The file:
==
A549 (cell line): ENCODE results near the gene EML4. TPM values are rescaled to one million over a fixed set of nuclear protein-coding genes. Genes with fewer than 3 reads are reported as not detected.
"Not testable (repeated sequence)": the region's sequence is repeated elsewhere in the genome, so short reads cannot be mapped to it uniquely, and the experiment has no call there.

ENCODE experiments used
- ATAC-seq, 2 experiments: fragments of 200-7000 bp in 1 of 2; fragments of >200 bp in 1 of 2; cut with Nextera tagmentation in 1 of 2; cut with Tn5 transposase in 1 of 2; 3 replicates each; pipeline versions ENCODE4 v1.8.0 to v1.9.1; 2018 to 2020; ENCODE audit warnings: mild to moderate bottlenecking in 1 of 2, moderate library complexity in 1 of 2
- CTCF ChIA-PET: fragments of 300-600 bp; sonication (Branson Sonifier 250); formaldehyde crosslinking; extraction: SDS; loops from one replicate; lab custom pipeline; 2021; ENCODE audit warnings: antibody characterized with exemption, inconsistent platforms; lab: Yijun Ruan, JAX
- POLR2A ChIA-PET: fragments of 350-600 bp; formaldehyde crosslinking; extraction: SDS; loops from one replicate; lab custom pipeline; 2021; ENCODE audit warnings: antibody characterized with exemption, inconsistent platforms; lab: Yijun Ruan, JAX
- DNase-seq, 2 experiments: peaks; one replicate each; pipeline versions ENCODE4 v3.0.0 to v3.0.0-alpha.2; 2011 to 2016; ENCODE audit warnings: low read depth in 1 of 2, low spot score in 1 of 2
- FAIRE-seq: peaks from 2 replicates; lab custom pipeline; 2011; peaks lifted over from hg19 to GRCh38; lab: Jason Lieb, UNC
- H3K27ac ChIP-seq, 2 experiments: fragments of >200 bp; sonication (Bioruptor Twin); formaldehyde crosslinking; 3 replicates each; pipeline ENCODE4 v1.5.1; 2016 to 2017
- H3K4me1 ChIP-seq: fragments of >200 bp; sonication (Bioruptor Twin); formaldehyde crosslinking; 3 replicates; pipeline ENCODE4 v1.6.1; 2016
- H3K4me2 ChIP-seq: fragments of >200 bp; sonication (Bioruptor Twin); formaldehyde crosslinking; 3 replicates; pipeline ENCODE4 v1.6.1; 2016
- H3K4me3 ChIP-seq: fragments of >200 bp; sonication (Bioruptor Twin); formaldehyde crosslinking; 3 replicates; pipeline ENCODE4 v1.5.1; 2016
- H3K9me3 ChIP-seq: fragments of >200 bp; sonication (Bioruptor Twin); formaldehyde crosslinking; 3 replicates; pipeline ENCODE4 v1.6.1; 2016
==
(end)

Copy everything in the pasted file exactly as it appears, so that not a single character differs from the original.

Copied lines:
A549 (cell line): ENCODE results near the gene EML4. TPM values are rescaled to one million over a fixed set of nuclear protein-coding genes. Genes with fewer than 3 reads are reported as not detected.
"Not testable (repeated sequence)": the region's sequence is repeated elsewhere in the genome, so short reads cannot be mapped to it uniquely, and the experiment has no call there.

ENCODE experiments used
- ATAC-seq, 2 experiments: fragments of 200-7000 bp in 1 of 2; fragments of >200 bp in 1 of 2; cut with Nextera tagmentation in 1 of 2; cut with Tn5 transposase in 1 of 2; 3 replicates each; pipeline versions ENCODE4 v1.8.0 to v1.9.1; 2018 to 2020; ENCODE audit warnings: mild to moderate bottlenecking in 1 of 2, moderate library complexity in 1 of 2
- CTCF ChIA-PET: fragments of 300-600 bp; sonication (Branson Sonifier 250); formaldehyde crosslinking; extraction: SDS; loops from one replicate; lab custom pipeline; 2021; ENCODE audit warnings: antibody characterized with exemption, inconsistent platforms; lab: Yijun Ruan, JAX
- POLR2A ChIA-PET: fragments of 350-600 bp; formaldehyde crosslinking; extraction: SDS; loops from one replicate; lab custom pipeline; 2021; ENCODE audit warnings: antibody characterized with exemption, inconsistent platforms; lab: Yijun Ruan, JAX
- DNase-seq, 2 experiments: peaks; one replicate each; pipeline versions ENCODE4 v3.0.0 to v3.0.0-alpha.2; 2011 to 2016; ENCODE audit warnings: low read depth in 1 of 2, low spot score in 1 of 2
- FAIRE-seq: peaks from 2 replicates; lab custom pipeline; 2011; peaks lifted over from hg19 to GRCh38; lab: Jason Lieb, UNC
- H3K27ac ChIP-seq, 2 experiments: fragments of >200 bp; sonication (Bioruptor Twin); formaldehyde crosslinking; 3 replicates each; pipeline ENCODE4 v1.5.1; 2016 to 2017
- H3K4me1 ChIP-seq: fragments of >200 bp; sonication (Bioruptor Twin); formaldehyde crosslinking; 3 replicates; pipeline ENCODE4 v1.6.1; 2016
- H3K4me2 ChIP-seq: fragments of >200 bp; sonication (Bioruptor Twin); formaldehyde crosslinking; 3 replicates; pipeline ENCODE4 v1.6.1; 2016
- H3K4me3 ChIP-seq: fragments of >200 bp; sonication (Bioruptor Twin); formaldehyde crosslinking; 3 replicates; pipeline ENCODE4 v1.5.1; 2016
- H3K9me3 ChIP-seq: fragments of >200 bp; sonication (Bioruptor Twin); formaldehyde crosslinking; 3 replicates; pipeline ENCODE4 v1.6.1; 2016